As a side note, we would question to what extent the disappearance of the traditional life contract is a good thing, and whether it is definitive. After all, the concept of pooling investments in a “general account” actively managed for a relatively low fee by a team of investment professionals and that targets asset diversification and long-term value generation would seem attractive in many ways, regardless of market circumstances. Pooled accounts may target liquidity and volatility premiums that are more difficult to attain for individual retail solutions. Hybrid products that combine the benefits of a pooled investment with individual fund solutions could appear particularly attractive in the current environment.

In the context of these challenges, PIMCO has been increasingly working with European life insurers on new products aimed at limiting regulatory capital charges and that are often multi-asset in nature, with a low level of guarantees by the insurer to the end client, if any.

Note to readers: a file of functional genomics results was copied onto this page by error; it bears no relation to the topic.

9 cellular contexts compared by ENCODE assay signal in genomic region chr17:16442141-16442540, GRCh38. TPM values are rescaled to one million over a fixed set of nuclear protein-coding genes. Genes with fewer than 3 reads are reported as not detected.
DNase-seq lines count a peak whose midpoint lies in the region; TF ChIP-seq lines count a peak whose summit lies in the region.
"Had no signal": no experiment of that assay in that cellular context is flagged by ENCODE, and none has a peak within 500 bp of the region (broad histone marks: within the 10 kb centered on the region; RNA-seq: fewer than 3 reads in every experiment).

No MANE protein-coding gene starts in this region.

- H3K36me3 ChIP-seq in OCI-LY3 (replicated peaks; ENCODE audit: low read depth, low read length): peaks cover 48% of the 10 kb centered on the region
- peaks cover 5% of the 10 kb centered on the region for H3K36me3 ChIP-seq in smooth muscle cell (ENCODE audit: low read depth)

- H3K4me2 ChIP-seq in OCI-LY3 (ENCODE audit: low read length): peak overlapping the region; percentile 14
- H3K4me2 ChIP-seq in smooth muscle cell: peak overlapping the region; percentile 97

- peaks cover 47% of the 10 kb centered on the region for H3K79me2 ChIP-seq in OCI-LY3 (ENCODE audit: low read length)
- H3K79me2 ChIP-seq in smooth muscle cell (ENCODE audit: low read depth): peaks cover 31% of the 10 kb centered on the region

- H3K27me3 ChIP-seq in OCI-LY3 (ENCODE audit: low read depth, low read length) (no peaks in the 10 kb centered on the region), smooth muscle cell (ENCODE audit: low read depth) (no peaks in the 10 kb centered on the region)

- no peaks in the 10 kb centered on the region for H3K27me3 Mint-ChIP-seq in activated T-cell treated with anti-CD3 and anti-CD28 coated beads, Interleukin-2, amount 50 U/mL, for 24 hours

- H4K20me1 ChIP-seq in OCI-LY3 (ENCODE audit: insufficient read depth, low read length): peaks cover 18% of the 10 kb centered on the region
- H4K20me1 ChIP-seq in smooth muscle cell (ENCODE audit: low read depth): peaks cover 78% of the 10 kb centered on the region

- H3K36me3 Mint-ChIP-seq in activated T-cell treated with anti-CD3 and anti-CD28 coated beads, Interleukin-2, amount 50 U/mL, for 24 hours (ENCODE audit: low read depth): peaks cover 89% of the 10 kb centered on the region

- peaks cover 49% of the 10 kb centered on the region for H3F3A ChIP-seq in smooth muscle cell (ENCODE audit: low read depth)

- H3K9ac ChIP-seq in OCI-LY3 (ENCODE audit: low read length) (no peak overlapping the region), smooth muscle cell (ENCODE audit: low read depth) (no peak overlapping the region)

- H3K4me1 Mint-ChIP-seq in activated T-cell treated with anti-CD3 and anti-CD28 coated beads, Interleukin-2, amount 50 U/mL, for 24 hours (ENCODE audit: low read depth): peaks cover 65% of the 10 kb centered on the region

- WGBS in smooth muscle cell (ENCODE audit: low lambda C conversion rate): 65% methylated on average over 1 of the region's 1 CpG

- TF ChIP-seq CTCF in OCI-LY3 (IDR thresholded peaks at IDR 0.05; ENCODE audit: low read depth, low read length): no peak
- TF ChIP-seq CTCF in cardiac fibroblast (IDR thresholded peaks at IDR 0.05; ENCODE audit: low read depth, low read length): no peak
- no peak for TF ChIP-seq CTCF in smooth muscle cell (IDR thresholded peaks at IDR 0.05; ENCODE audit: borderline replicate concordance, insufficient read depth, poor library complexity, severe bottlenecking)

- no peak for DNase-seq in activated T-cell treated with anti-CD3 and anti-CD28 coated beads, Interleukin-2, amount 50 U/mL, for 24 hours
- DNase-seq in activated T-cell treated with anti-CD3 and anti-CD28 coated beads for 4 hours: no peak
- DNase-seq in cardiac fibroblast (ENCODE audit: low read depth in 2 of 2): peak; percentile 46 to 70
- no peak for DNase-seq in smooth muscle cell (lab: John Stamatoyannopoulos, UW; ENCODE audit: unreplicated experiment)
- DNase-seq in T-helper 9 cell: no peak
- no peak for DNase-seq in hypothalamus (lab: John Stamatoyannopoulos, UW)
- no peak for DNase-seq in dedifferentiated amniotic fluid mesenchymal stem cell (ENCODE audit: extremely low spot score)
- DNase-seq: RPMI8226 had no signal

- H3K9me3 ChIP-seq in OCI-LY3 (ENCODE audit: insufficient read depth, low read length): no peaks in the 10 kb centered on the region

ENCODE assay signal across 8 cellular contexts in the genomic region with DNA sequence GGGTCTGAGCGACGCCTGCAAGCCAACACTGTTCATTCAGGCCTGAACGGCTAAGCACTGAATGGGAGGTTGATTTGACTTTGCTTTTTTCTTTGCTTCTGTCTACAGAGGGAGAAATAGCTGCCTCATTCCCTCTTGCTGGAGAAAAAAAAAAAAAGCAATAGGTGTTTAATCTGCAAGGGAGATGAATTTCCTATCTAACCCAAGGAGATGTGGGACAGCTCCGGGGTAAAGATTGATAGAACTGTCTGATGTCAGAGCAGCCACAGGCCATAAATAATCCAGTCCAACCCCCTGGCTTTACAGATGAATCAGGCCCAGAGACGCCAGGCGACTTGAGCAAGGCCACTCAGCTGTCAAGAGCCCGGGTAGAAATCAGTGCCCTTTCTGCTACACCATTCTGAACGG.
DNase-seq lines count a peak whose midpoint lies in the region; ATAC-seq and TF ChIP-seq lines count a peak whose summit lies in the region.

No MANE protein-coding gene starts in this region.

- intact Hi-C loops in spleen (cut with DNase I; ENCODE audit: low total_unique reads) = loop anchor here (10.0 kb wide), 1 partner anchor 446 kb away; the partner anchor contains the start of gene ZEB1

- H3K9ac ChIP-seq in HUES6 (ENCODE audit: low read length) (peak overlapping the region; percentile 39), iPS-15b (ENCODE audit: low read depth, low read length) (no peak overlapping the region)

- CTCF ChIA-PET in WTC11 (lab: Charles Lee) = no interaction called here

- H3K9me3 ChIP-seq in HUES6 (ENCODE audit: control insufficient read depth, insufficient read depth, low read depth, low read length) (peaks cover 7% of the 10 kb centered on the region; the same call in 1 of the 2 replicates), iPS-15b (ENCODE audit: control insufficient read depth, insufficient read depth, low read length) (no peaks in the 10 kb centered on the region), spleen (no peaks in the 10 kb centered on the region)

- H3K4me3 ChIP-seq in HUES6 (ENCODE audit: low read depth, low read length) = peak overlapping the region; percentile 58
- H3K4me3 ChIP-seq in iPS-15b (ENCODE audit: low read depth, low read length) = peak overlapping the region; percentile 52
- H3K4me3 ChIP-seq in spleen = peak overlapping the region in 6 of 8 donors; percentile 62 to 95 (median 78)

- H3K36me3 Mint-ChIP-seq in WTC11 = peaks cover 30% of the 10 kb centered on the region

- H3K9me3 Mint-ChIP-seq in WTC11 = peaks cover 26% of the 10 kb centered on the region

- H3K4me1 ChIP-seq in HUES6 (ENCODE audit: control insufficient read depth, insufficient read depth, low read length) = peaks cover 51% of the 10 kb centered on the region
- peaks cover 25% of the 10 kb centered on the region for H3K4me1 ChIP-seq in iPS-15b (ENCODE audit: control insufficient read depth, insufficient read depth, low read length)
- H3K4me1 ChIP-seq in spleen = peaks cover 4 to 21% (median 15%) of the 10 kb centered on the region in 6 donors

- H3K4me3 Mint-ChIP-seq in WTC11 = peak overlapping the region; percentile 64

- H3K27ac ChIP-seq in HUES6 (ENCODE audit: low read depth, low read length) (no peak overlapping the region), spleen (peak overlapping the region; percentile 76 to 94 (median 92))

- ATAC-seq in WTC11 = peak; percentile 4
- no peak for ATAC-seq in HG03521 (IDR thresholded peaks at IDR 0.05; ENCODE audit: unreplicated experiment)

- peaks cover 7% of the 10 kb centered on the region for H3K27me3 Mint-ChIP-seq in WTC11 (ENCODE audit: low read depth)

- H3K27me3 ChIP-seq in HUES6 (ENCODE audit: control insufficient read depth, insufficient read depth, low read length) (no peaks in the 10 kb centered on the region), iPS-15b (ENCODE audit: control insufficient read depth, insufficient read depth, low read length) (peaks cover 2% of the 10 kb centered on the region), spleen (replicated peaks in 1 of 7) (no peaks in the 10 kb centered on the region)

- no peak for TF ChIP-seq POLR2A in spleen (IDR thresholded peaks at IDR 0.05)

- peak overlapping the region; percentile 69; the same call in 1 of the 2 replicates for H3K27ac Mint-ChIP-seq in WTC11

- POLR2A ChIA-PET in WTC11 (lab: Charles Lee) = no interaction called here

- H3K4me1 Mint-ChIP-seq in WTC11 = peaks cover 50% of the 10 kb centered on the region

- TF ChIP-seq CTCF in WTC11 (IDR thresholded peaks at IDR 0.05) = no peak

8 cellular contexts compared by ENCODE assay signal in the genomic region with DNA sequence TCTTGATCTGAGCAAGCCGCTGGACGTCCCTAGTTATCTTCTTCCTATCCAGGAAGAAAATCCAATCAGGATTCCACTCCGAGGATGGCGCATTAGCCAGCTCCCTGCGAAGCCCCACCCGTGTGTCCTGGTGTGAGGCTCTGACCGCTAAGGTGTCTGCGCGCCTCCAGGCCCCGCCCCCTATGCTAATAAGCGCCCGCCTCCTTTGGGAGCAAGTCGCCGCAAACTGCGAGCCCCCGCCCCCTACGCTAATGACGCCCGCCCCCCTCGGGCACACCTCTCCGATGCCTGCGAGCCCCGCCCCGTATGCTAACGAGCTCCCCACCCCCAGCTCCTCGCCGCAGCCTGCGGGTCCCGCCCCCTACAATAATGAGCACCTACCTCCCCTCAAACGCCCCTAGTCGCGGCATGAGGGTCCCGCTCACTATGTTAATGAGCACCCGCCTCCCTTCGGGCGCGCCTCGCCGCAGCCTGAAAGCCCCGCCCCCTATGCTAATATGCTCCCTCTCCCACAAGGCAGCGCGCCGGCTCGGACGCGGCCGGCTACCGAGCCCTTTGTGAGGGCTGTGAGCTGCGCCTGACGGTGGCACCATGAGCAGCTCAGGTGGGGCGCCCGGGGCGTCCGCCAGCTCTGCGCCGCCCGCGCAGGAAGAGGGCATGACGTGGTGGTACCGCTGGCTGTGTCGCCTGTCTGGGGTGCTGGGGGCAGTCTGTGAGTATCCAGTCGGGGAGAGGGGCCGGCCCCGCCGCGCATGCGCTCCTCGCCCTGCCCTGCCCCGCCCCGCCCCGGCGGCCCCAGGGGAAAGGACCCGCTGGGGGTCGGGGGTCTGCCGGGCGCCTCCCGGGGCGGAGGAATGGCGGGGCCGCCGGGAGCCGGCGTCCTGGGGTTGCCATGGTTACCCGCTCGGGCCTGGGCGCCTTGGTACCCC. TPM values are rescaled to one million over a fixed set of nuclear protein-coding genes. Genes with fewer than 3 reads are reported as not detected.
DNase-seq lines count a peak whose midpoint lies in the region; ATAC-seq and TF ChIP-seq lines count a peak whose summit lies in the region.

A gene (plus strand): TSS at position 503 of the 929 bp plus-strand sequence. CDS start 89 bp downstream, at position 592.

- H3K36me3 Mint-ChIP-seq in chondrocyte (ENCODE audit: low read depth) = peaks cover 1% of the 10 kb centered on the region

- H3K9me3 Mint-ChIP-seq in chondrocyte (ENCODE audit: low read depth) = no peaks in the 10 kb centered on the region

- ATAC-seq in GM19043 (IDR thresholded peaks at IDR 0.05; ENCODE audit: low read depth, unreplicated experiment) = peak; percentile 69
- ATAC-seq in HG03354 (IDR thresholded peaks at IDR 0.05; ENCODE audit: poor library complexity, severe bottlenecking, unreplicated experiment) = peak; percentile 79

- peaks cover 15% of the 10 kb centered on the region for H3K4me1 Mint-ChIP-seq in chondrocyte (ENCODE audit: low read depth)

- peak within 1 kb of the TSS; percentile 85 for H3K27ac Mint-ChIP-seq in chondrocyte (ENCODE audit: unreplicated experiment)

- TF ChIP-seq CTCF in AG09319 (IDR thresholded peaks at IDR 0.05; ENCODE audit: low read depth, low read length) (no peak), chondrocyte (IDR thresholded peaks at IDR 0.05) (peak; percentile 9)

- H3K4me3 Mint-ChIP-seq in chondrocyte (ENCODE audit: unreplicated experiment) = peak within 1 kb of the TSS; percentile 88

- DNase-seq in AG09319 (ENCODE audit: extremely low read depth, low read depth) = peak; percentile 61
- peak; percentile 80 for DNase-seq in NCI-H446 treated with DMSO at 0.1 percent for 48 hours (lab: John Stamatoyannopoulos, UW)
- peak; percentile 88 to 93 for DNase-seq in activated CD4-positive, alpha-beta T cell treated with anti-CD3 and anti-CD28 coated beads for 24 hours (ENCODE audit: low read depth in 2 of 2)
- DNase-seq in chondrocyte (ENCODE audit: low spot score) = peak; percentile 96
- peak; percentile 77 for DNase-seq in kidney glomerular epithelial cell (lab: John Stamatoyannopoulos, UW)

Key takeaways
In the final analysis, European insurers have demonstrated a high degree of agility and innovation on both the asset management and the liability side of their balance sheets.

Looking ahead, we believe innovation will remain an essential tool for Europe’s insurance industry and we expect the convergence between asset management and insurance underwriting to accelerate. In particular, life insurers are expected to increasingly offer solutions that seek to combine both insurance benefits and asset management solutions, and that are regulatory capital-friendly. Although these products tend to be “guarantee-light”, they should continue to attract retail demand in the context of an aging population in need of innovative savings solutions.

The Author

Matthieu Louanges

Head of EMEA Financial Institutions Group